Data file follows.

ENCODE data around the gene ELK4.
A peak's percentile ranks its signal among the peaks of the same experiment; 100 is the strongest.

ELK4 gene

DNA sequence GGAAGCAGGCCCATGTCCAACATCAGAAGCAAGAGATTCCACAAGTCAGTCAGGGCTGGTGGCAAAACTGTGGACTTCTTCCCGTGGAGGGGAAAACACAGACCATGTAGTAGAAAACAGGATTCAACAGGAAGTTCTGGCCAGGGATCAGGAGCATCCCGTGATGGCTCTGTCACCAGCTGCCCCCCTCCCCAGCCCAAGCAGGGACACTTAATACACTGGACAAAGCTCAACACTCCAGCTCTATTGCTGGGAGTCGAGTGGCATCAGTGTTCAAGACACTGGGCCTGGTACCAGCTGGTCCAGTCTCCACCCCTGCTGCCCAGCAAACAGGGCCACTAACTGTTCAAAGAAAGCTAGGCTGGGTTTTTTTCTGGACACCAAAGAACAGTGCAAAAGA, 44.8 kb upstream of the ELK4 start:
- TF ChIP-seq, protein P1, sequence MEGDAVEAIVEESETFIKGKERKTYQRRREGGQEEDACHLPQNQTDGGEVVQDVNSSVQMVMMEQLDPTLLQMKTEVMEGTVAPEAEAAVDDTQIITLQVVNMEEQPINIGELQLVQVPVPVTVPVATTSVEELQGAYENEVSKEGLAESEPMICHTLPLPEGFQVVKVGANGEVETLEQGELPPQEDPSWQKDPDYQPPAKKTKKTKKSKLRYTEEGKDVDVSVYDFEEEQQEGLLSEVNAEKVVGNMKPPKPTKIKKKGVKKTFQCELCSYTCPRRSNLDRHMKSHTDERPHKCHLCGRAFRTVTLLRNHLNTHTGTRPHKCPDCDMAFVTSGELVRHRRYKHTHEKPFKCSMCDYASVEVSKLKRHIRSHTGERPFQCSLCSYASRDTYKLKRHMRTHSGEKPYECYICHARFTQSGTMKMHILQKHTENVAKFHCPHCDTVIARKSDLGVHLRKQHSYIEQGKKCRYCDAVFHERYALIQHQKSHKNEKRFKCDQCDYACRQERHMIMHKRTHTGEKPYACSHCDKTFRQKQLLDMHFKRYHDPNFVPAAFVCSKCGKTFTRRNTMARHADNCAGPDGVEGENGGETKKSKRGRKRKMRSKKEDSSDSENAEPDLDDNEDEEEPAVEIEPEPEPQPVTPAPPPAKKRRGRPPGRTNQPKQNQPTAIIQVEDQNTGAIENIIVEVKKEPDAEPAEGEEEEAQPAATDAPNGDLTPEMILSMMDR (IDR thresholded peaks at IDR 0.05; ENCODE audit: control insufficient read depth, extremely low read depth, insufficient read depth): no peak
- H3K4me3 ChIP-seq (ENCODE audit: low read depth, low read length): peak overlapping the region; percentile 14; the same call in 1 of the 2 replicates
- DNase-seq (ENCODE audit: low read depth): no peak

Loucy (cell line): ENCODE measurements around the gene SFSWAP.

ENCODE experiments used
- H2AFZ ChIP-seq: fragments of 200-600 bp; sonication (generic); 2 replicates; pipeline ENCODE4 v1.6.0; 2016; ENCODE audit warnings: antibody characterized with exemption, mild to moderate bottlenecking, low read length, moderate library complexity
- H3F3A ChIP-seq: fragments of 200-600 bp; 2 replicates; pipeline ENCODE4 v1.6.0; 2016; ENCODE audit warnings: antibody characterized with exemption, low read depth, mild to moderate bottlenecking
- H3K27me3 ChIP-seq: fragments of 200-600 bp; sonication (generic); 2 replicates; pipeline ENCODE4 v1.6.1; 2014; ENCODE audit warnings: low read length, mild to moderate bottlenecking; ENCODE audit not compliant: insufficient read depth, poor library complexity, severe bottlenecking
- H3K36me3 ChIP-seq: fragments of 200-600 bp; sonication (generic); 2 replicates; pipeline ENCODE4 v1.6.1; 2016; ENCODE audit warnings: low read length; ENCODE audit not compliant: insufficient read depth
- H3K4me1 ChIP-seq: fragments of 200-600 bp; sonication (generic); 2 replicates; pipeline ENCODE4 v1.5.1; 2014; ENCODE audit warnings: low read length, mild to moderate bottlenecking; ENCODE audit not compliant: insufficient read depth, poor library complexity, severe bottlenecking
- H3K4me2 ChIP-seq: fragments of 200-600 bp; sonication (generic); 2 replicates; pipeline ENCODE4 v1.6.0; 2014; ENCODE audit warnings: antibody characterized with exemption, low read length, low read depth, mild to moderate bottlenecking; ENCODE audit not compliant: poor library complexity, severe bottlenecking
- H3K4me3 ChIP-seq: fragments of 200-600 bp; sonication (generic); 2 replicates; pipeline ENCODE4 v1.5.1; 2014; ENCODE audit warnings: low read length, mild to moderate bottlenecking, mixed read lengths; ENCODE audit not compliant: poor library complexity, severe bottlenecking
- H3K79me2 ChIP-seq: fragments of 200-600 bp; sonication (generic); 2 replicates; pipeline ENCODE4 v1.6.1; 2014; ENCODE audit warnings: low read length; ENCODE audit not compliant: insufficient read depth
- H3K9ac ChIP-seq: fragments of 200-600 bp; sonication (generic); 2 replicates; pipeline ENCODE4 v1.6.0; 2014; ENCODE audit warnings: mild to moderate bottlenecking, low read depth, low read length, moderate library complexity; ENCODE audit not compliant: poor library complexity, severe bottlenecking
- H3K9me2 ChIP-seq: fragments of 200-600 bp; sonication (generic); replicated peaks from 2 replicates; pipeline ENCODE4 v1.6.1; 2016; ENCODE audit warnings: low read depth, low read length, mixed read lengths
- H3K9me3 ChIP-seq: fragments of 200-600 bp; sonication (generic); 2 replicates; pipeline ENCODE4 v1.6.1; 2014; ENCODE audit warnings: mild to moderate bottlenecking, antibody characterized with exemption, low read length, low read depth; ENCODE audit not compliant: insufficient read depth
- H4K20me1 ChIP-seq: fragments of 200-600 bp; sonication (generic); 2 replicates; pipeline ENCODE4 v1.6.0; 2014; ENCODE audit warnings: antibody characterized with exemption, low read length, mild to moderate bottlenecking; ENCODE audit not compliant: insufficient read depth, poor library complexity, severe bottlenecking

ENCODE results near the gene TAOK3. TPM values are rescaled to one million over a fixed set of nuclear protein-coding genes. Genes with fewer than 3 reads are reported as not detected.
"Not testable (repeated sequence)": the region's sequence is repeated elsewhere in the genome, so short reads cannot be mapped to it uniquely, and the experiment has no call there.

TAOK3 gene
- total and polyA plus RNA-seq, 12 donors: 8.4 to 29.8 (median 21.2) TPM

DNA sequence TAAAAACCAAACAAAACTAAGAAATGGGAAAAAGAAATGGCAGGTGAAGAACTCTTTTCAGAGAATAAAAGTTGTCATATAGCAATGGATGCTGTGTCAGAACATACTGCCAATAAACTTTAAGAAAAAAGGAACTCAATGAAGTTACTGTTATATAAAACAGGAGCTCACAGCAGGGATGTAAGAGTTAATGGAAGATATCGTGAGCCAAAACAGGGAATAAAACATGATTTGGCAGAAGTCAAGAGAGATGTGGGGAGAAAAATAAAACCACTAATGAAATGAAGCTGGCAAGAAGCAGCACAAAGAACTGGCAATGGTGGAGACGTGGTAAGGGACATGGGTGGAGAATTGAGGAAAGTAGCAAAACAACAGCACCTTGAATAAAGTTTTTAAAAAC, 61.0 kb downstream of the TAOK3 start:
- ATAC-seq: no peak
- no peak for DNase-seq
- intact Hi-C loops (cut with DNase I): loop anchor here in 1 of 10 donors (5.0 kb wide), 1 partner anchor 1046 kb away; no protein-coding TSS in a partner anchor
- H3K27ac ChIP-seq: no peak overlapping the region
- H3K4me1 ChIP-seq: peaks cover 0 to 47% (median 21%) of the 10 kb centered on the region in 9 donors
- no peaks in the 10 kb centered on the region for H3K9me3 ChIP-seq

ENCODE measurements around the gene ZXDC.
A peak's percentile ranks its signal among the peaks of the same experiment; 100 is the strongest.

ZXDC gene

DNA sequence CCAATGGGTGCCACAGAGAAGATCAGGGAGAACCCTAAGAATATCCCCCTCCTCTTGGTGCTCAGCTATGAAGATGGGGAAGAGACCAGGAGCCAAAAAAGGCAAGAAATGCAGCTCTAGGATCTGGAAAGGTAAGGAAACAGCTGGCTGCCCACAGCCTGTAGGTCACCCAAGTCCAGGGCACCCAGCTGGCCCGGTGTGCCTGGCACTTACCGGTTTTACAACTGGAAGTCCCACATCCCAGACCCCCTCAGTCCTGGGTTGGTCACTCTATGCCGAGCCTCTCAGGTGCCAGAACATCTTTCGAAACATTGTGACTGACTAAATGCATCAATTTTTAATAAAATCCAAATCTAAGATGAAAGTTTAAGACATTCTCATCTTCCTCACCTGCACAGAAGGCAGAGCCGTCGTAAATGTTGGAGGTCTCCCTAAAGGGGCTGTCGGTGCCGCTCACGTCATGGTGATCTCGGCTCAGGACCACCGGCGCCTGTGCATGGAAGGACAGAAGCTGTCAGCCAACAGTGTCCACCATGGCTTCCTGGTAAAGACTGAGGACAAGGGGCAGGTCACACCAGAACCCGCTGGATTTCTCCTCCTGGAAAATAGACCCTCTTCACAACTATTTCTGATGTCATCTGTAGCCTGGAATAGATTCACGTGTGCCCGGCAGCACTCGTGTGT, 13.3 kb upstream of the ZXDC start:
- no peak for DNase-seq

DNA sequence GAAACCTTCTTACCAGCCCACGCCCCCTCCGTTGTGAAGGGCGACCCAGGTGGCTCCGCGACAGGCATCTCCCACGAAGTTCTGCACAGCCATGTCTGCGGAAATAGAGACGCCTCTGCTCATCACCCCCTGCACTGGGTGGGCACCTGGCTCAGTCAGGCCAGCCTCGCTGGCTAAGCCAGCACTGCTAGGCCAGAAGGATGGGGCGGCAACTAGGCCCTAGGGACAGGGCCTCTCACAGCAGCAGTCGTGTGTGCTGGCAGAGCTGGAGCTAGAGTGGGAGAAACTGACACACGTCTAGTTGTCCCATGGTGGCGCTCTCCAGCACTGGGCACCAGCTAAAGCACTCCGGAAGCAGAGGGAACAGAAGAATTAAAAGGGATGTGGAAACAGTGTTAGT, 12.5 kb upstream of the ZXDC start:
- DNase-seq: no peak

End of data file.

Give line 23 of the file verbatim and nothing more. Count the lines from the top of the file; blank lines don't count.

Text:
"Not testable (repeated sequence)": the region's sequence is repeated elsewhere in the genome, so short reads cannot be mapped to it uniquely, and the experiment has no call there.